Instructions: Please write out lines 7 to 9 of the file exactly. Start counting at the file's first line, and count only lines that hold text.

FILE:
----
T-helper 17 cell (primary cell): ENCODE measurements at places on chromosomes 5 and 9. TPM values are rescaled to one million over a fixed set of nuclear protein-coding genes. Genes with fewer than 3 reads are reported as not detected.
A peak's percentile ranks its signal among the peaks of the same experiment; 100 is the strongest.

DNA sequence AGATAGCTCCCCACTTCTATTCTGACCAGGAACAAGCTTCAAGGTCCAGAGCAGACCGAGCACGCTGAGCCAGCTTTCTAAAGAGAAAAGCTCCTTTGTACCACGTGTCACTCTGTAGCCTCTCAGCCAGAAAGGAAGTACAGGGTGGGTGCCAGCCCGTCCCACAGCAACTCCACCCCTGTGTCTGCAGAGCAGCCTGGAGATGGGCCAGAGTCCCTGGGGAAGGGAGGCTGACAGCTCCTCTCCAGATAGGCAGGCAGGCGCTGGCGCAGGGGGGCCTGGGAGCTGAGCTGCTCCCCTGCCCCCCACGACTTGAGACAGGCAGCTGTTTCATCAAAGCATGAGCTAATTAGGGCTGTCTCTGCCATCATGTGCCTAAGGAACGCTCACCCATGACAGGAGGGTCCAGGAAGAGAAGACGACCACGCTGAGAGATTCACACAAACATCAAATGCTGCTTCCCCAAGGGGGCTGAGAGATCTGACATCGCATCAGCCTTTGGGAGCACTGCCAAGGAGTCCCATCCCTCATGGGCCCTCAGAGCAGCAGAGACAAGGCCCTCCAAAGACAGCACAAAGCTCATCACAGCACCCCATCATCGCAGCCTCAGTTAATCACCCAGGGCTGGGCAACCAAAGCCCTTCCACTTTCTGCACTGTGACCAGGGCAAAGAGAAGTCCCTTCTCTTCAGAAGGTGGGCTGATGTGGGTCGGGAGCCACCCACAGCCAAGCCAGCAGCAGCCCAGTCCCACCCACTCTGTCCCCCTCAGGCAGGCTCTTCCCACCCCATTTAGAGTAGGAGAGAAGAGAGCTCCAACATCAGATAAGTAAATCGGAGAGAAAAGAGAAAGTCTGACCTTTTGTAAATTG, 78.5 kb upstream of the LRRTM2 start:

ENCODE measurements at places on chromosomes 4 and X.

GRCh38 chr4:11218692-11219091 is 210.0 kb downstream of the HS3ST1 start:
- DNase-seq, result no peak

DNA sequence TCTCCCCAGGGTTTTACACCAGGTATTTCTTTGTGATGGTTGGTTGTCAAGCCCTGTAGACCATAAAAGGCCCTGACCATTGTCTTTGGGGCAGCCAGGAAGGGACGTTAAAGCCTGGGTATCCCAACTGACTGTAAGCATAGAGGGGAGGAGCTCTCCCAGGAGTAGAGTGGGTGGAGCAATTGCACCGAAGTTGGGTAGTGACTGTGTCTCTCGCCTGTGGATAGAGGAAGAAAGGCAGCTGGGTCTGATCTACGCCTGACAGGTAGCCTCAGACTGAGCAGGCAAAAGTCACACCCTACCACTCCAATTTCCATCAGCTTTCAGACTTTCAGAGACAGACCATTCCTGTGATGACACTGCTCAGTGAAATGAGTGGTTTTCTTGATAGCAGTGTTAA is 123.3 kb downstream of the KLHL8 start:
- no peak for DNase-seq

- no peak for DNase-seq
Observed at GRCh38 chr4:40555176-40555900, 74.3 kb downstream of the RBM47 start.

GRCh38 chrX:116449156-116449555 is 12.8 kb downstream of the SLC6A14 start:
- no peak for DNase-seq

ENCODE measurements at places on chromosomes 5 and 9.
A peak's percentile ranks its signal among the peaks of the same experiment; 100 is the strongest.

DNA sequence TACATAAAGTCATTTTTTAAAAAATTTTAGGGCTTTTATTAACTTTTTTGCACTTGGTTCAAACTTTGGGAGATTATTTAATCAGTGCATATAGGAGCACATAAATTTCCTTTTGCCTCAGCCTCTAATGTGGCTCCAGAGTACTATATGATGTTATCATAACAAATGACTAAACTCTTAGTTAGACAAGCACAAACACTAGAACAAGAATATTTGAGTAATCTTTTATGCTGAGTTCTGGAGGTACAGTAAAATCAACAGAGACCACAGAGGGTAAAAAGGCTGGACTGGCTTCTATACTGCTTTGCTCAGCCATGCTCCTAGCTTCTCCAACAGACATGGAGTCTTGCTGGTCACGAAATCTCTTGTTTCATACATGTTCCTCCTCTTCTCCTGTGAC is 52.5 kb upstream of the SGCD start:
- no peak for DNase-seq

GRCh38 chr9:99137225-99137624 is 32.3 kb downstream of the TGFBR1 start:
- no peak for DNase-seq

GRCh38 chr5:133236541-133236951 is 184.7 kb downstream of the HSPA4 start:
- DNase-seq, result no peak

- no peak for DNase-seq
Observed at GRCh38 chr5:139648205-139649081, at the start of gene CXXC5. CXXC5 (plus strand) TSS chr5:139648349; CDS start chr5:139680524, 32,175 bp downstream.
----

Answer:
DNA sequence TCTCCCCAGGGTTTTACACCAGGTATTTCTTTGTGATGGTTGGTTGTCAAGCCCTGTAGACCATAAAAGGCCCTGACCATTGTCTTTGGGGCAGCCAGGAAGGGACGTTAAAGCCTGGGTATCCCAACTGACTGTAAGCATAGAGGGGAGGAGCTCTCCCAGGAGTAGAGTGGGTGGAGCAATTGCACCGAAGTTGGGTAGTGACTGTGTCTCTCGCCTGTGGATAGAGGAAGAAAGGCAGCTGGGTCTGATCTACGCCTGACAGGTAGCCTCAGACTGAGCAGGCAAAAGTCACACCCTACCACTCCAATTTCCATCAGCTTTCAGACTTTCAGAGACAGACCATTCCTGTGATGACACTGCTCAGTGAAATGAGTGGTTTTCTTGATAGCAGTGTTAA is 123.3 kb downstream of the KLHL8 start:
- no peak for DNase-seq

- no peak for DNase-seq